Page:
apartheid

(uh PAHR tayt)
The forced separation, by law, of whites and nonwhites in South Africa.
harbor
A protected body of water that is afe for ships.
tungsten

(TUNJ stun)
A mineral that is used to harden steel and to make the filaments in light bulbs.
green revolution
the growing of more crops on the same amount of land, due to the development of new types of grain by agricultural scientists.
basin
A low area almost entirely surrounded by higher ground.
humid continental
A climate that has a wide range of temperatures, with warm to unpleasantly hot summers and cold to very cold winters. Precipitation also varies considerably in this climate.
subsistence agriculture
A family or similar group's practice of growing food chiefly for itself.
glacial till

(GLAY shul tihl)
The soil and silt deposited by glacial ice sheets as they melted and retreated northward.
bog
A small marsh or swamp, comprised of wet spongy ground.
industry
The manufacturing of goods.
teak
A hard yellowish-brown wood that is often used for carving and for furniture.
Great Trek
The mass migration of thousands of Boers to the High Veld of Southern Africa. The trek began in 1835 and continued into the 1840s
Aryans

(ar EE unz)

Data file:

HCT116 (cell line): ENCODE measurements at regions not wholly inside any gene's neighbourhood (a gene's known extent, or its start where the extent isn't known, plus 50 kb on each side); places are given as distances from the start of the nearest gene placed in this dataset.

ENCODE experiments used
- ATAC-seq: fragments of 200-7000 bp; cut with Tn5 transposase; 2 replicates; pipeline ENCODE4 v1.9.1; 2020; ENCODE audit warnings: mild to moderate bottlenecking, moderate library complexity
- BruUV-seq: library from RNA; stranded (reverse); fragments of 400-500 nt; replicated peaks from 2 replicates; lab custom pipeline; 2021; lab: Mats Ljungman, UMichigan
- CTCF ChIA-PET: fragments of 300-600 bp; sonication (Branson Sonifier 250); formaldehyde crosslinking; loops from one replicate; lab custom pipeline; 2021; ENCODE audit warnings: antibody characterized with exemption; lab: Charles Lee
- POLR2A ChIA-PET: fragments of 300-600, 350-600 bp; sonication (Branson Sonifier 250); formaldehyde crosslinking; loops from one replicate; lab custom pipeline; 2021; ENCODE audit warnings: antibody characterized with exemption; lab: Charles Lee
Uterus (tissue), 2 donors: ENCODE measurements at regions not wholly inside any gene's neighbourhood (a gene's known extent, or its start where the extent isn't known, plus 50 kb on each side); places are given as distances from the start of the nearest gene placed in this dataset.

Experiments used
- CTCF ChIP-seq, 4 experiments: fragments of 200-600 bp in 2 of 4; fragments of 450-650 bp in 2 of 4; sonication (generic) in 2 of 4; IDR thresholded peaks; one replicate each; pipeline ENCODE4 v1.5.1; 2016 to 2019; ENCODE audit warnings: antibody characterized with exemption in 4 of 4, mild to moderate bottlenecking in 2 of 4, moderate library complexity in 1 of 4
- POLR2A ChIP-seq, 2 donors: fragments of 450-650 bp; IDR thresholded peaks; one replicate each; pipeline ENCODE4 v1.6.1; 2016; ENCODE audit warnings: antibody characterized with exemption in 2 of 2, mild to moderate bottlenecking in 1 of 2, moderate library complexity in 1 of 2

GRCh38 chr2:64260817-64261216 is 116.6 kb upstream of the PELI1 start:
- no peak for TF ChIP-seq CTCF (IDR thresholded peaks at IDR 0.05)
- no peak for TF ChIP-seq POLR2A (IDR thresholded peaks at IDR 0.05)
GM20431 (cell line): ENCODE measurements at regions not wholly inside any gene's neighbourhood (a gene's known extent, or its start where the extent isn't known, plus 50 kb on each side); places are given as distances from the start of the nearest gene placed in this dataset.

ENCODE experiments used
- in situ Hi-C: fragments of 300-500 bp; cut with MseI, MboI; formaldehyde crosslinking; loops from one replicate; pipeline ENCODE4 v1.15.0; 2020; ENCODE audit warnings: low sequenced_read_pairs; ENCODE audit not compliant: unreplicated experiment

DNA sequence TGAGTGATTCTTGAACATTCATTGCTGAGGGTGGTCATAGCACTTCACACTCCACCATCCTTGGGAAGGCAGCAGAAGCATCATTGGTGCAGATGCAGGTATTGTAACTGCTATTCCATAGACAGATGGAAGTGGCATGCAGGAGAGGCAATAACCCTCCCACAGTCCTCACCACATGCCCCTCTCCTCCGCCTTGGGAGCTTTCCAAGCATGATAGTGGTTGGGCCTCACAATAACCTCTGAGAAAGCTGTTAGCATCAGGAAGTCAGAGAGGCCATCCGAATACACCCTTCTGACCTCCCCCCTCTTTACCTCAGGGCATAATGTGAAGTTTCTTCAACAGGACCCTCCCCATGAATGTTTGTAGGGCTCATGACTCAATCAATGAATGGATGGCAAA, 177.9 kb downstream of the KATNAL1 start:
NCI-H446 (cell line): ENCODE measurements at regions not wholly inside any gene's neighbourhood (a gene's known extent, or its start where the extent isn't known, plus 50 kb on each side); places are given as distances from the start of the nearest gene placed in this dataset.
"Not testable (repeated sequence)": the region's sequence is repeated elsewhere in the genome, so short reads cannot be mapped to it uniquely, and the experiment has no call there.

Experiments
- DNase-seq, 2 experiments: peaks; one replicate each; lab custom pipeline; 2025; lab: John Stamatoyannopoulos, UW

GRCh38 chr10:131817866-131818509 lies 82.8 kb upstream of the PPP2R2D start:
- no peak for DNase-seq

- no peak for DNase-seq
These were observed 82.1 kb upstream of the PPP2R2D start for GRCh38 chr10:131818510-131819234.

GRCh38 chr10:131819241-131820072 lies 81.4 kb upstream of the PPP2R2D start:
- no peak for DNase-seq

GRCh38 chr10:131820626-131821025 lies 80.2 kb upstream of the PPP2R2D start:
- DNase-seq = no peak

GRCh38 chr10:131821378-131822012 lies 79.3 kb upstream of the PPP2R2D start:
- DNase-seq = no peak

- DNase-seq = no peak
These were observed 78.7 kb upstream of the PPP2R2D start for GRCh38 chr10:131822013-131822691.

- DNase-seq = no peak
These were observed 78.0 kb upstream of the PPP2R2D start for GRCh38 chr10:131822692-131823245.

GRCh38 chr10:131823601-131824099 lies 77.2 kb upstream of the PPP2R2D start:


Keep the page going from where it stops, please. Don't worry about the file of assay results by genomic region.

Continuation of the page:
A people who invaded India and introduced their language and their religion.
heavy industry
The production of goods such as tractors, mining equipment, and factory machinery.
tropics
The zone between the Tropic of Capricorn and the Tropic of Cancer.
geyser

(GYE zur)
A fountain of steam and water that has been heated by hot lava and forced above ground by volcanic gases.
canopy

(KAN un pee)
The interlocking leaves that form the top of the rain forest.
homeland
A special reserve in South Africa where many South African blacks have been forced to move.
tatami

(tuh TAH mee)
A soft woven floor mat.
glacier
A large mass of ice formed snow on high ground and moving very slowly down a mountainside or along a valley.
atmosphere
The blanket of air that covers the earth.
isthmus
A narrow strip of land that connects two larger land areas.
taiga

(TYE guh)
The great coniferous forest region of canada and the southern part of Siberia in Russia.
ground water
Rainwater that collects in underground rocks.
aquifer

(AK wuh fur)
A layer of rock, sand, or gravel that can absorb or collect water.
jungle
A thick tangled mass of tropical vegetation.
theocracy

(thee AHK ruh see)
A nation that is ruled according to religious laws instead of laws passed by the people.
geography
The science that deals with location of living and nonliving things on earth and the way they affecr one another.
antimony

(AN tuh moh nee)
A mineral used to make a metal harder.
dynasty

(DYE nus tee)
A family of rulers.
Sunnites

(SOON yts)
The largest branch of the Islamic religion. Most Muslims are Sunnites.
forage
Plants such as grass and shrubs that serve as food for livestock.
atoll

(A tawl)
A ring-shaped coral island enclosing or partly enclosing a lagoon.
emigrate

(EM ih grayt)
To leave one country or region in order to permanently settle in another.
volcano